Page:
Kenya’s Deputy President William Ruto now proposes the creation of a post of leader of opposition in Parliament. While on an official tour of United Kingdom last week, Ruto said it was regrettable that the person garnering the second highest votes in a presidential election had no formal constitutional role.
“Elections in Kenya are a close-run contest. Often enough, the winner and runner-up achieve more than five million votes. The winner ascends to a formally constituted leadership role while the runner-up becomes a virtual stranger in leadership,” he said while addressing Chatham House, London, on Friday.
It is not a secret that Ruto is vehemently opposed to attempts to alter the present structure of governance.
On numerous occasions, the country’s second in command has scoffed at politicians pushing to have the constitution changed through a referendum.
The DP has been particularly opposed to proposals to expand the executive is what would be a government of inclusivity.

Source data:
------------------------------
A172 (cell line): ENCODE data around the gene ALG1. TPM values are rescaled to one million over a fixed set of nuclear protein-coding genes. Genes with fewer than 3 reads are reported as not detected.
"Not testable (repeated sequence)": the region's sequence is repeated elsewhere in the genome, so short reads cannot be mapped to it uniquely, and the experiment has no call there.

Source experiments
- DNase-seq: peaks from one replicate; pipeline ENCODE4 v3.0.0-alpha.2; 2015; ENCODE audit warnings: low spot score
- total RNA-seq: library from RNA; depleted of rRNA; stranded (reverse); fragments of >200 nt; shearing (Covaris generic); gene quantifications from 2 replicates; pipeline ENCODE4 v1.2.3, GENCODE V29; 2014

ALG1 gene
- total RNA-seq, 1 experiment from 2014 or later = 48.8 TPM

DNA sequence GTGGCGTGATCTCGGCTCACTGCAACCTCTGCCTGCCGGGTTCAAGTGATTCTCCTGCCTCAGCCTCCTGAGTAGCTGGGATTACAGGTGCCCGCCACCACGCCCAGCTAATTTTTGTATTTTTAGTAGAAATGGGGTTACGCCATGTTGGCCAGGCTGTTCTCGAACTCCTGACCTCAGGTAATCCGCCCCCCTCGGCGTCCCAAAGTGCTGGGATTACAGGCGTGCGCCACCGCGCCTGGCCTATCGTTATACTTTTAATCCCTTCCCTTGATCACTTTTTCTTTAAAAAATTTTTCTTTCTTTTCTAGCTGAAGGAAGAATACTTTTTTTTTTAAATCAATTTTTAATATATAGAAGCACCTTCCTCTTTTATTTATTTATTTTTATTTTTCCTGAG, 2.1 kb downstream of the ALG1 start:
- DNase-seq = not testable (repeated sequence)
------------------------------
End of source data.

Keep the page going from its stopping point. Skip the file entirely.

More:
“If we must have a discussion about changing the constitution, then it should be about how to transform the lives of Kenyans at the grassroots by devolving more resources from the central government. I am totally against any plan to amend the constitution to create positions for politicians,” he said previously on a number of occasions.
He has remained adamant that the 2010 constitution is yet to be implemented fully and therefore saw no reason behind ongoing agitation to review it.
Yet while addressing the Royal Institute of International Affairs, Chatham House in London on Friday, Ruto appeared to have softened his stand by voicing support to change the constitution movement.
In his opinion, however, the changes should center on bringing back the position of official opposition leader just as was the case prior to the promulgation of the current constitution in 2010.
To realize this, Ruto proposes that the leader of the party which comes second in a general election should be the official opposition leader with his running mate, automatically becoming a Member of Parliament.